Nancy Hugger offers Sally Cohn a hand during a rehearsal of Ms. Cohn's "Water Dance." The performances were held in a private studio in Edgartown. Photos by Danielle Zerbonne
Passion for movement
Well-bundled dance aficionados emerged from the icy cold last Wednesday night, stepped into the warmth of the dance studio and began shedding layers. Smiling faces greeted one another with shared enthusiasm. Although the show hadn't even started, it seemed clear it was already eagerly embraced. Then the room went black, and an up-tempo drumbeat flooded the room. With no further introduction, the opening night of the annual Vineyard Dance Choreographer's Workshop Performance was underway.
With energy, strength, and grace, the dancers moved through 10 dances, each with a distinctly different feel. It took months of memorizing movements and music, and this performance is "the culmination of all the hard work and the learning," says dancer Michelle Pikor. These women, after all, are not professional dancers. They are teachers, business owners, mothers, and wives, members of the Vineyard community with busy lives outside the dance studio. Vineyard Dance has been a place where they can step outside everyday life and come together in a shared passion.
The first piece, "The Dancers Prepare," was arranged by Vineyard Dance co-founder Bill Costanza, and started off the program with a delightful sense of energy. The dance was obviously well-rehearsed, and it was impressive to see 12 dancers moving together so precisely, each dancer taking her job seriously. At the same time, the dancers' expressions showed an unmistakable pleasure in the simple act of moving to music.
(L-R) Vineyard Dance members Nancy Hugger, Sioux Eagle, Sandy Broyard, Peggy Koski Schwier, and Clare Ives share a laugh during rehearsal for the Choreographer's Workshop Performance.
The next nine dances, each choreographed by a different dancer, offered glimpses into the individuality of its creator. Sally Cohn's piece, "Water Dance," is awash in green and blue, with dancers costumed in wispy, flowing fabric. For this piece, Vineyard Dance veteran Peggy Koski Schwier used a drum, gong, and chimes to propel the dancers through their movements, and they glided across the polished wood floor with alternating turbulence and calm, as the title of the piece implies.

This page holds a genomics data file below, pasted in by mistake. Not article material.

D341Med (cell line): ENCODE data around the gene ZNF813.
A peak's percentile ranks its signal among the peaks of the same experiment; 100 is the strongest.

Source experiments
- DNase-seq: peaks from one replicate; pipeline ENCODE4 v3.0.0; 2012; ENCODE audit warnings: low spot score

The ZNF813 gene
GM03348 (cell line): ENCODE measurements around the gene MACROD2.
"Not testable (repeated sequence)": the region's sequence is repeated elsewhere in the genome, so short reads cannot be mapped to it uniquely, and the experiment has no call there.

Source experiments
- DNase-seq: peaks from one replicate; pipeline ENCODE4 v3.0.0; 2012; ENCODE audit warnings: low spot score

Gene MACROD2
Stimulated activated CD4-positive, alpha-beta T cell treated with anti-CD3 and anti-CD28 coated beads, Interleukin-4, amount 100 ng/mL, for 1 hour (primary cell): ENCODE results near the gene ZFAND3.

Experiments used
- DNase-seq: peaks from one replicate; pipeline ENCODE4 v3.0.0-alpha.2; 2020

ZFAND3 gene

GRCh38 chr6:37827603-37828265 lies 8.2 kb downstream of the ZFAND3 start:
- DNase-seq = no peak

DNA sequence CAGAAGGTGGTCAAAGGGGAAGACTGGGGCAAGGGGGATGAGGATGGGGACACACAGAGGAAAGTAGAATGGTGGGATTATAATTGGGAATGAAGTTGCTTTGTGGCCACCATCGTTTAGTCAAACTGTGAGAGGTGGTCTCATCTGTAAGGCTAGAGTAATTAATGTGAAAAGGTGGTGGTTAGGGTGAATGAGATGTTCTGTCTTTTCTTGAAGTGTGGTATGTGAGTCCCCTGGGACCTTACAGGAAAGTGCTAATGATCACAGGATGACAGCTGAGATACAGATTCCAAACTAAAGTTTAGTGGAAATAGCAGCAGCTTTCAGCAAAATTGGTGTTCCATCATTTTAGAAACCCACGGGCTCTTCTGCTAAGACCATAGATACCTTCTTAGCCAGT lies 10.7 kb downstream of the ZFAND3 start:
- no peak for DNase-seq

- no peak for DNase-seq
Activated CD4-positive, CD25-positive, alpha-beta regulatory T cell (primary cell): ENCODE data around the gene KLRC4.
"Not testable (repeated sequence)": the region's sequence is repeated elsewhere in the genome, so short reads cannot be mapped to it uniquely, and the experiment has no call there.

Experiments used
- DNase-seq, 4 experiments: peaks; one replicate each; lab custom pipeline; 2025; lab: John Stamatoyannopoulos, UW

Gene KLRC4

Kanta Lipsky's evocative solo, "Invocation," concentrated its movements in one small area, while Kathy Joyce Costanza's "Amazing Grace," a flowing piece with nine dancers, utilized the entire floor. Cathy Weiss's "Opa!" elicited chuckles as she took on the persona of a spurned lover who, when stood up for a date, dealt with the rejection by downing her wine and bursting into exuberant twirls.
A mixture of music and spoken word punctuates "Cling," a moving piece choreographed by Sandy Broyard. A woman's voice intones in a clear firm voice, "If you ever find yourself in trouble, cling to the wreckage." The lights go out on the dancers huddled together in the middle of the floor. "It's about sailing through life," Ms. Broyard says of the theme of her dance, "and if you hit some trouble, cling to where you are and you'll get through it. It's about being connected to those people that support you. That's such an important part for those of us who live here year-round. In the wintertime we have this amazing fabric of connection to one another."
The value of community and personal connections is a theme that comes up often when speaking to members of Vineyard Dance. Many of the women have been part of the group for years, and have watched each other's children grow up. "We've been together for a long time," says Ms. Pikor. "I can remember when we would set up our kids with their GI Joes and their Legos while we were rehearsing." Longtime Vineyard Dance member Weit Bacheller agrees. "We're all there to support each other. It's a great circle of friends... it's very inspiring to me and gives me great satisfaction."
Wednesday's performance concluded with Nancy Hugger's thoughtful "Reflection," and after multiple bows to a long round of applause, people began slowly trickling back out into the cold. Audience member and Chilmark resident Susan Puciul summed up what the annual performance has meant to Island dance enthusiasts. "For years it's been a jewel," she says, "in the heart of winter."